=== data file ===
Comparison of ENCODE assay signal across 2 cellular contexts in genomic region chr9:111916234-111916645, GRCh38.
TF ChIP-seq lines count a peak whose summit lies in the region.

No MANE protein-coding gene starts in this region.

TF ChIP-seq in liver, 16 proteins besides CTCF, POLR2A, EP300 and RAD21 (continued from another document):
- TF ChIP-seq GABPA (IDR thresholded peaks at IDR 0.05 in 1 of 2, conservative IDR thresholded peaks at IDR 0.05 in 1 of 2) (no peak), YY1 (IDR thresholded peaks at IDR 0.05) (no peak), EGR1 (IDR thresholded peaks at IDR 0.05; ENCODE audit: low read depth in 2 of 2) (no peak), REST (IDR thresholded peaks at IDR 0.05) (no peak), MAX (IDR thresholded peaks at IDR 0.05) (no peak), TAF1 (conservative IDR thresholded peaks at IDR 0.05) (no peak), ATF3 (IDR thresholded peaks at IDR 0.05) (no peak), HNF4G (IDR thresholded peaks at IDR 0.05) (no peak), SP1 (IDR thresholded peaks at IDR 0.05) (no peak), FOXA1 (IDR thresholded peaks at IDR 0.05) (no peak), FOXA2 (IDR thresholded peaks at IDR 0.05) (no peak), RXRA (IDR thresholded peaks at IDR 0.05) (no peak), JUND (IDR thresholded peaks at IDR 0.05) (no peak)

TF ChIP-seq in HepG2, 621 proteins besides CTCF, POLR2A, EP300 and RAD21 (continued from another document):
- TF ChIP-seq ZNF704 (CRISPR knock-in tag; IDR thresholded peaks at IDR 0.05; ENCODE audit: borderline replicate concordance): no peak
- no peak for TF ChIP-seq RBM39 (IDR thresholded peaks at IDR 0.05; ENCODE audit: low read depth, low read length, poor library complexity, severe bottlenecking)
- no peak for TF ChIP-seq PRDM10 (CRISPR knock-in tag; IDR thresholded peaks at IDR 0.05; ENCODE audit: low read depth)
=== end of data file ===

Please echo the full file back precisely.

Comparison of ENCODE assay signal across 2 cellular contexts in genomic region chr9:111916234-111916645, GRCh38.
TF ChIP-seq lines count a peak whose summit lies in the region.

No MANE protein-coding gene starts in this region.

TF ChIP-seq in liver, 16 proteins besides CTCF, POLR2A, EP300 and RAD21 (continued from another document):
- TF ChIP-seq GABPA (IDR thresholded peaks at IDR 0.05 in 1 of 2, conservative IDR thresholded peaks at IDR 0.05 in 1 of 2) (no peak), YY1 (IDR thresholded peaks at IDR 0.05) (no peak), EGR1 (IDR thresholded peaks at IDR 0.05; ENCODE audit: low read depth in 2 of 2) (no peak), REST (IDR thresholded peaks at IDR 0.05) (no peak), MAX (IDR thresholded peaks at IDR 0.05) (no peak), TAF1 (conservative IDR thresholded peaks at IDR 0.05) (no peak), ATF3 (IDR thresholded peaks at IDR 0.05) (no peak), HNF4G (IDR thresholded peaks at IDR 0.05) (no peak), SP1 (IDR thresholded peaks at IDR 0.05) (no peak), FOXA1 (IDR thresholded peaks at IDR 0.05) (no peak), FOXA2 (IDR thresholded peaks at IDR 0.05) (no peak), RXRA (IDR thresholded peaks at IDR 0.05) (no peak), JUND (IDR thresholded peaks at IDR 0.05) (no peak)

TF ChIP-seq in HepG2, 621 proteins besides CTCF, POLR2A, EP300 and RAD21 (continued from another document):
- TF ChIP-seq ZNF704 (CRISPR knock-in tag; IDR thresholded peaks at IDR 0.05; ENCODE audit: borderline replicate concordance): no peak
- no peak for TF ChIP-seq RBM39 (IDR thresholded peaks at IDR 0.05; ENCODE audit: low read depth, low read length, poor library complexity, severe bottlenecking)
- no peak for TF ChIP-seq PRDM10 (CRISPR knock-in tag; IDR thresholded peaks at IDR 0.05; ENCODE audit: low read depth)